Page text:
The modern Valentine’s Day is often a time for exchanging love notes, candies, flowers, and other such romantic tokens. The history of St. Valentine, however, tells a slightly different story—one filled with a variety of myths, rumor, and much heartbreak. Some stories claim that the man who would be St. Valentine was a priest who sought to marry young couples in order to bring them to Christianity and more in line with the Christian traditions of the time. Other stories claim that a 3rd century (A.D.) Roman emperor attempted to “ban marriage among young people, believing that unmarried soldiers fought better than married soldiers,” only to have his edict challenged by a (soon to be martyred) Christian priest (HuffPo, 2/14/14). The truth, however, is lost in the mire of legend.
Today, we celebrate Valentine’s Day for entirely different (and usually secular) reasons. Unfortunately, though, we continue to greet the holiday under laws that still prohibit many of our neighbors from enjoying the sacrament of marriage. While the landscape in the U.S. is steadily improving for gay couples looking to say “I Do,” there are still many prejudices and obstacles that stand against them, and still many countries around the world where being gay is not simply a barrier to marriage, but is considered an offense punishable by exile and imprisonment.
Even in the U.S., however, the Episcopal Church remains sadly unique in its level of acceptance, celebration, and inclusion of the LGBTQ community. Old St. Paul’s, itself, has already conducted two same-sex marriages since it became legalized in the State of Maryland. According to The Episcopal Church.org,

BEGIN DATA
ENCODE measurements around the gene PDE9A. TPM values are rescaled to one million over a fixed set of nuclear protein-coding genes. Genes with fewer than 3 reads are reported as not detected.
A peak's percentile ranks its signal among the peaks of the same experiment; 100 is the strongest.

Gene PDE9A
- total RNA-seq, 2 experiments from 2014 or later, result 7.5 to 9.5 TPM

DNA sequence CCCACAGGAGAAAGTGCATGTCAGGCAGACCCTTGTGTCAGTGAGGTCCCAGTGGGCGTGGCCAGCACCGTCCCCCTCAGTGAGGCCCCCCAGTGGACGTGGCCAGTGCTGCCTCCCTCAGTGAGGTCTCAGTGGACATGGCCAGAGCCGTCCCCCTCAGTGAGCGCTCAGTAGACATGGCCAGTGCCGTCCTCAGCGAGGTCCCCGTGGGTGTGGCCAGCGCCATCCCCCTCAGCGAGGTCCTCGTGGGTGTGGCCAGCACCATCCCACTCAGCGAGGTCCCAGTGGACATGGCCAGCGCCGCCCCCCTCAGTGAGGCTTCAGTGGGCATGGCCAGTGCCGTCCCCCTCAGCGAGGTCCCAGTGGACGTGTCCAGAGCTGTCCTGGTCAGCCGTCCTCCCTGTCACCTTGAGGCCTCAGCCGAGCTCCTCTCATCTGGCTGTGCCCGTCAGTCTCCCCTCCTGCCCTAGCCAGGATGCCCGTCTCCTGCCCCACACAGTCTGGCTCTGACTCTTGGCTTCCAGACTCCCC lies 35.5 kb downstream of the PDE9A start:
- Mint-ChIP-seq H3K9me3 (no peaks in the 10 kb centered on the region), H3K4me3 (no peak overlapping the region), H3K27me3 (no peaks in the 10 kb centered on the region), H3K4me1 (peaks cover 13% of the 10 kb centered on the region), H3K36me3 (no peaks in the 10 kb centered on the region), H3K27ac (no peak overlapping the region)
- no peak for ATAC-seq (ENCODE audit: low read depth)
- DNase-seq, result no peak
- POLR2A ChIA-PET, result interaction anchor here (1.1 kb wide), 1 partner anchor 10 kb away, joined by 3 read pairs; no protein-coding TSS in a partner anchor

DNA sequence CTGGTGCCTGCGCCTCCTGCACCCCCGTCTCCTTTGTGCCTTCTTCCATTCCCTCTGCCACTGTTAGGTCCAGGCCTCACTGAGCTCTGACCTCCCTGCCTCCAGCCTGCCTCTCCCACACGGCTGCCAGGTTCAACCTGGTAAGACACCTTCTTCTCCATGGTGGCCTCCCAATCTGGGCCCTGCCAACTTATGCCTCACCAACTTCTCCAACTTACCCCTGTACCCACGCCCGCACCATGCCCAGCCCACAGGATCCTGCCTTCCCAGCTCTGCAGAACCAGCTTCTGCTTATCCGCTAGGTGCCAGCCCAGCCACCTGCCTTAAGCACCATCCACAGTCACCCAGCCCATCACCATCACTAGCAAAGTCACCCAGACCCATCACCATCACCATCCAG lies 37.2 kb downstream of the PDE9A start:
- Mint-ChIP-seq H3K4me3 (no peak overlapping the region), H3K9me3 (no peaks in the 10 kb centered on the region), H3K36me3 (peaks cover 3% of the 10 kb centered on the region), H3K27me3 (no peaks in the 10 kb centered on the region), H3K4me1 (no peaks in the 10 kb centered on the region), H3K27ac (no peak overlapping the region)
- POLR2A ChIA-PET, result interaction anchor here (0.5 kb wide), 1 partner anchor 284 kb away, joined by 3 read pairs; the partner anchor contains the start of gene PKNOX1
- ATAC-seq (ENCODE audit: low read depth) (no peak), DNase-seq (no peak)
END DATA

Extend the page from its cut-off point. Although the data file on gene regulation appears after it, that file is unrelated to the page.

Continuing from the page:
“In 1976, the General Convention of the Episcopal Church declared that ‘homosexual persons are children of God who have a full and equal claim with all other persons upon the love, acceptance, and pastoral concern and care of the Church’ (1976-A069). Since then, faithful Episcopalians have been working toward a greater understanding and radical inclusion of all of God’s children.
… In 2003, the first openly gay bishop was consecrated; in 2009, General Convention resolved that God’s call is open to all; and in 2012, a provisional rite of blessing for same-gender relationships was authorized, and discrimination against transgender persons in the ordination process was officially prohibited.”
This Valentine’s Day, don’t simply celebrate the love you share with your family and significant other—celebrate how far we’ve come as a Church and as a country when it comes to accepting and respecting the love of others, and keep up the fight for a more just and Godly world wherein none of God’s children need fear or hide their love.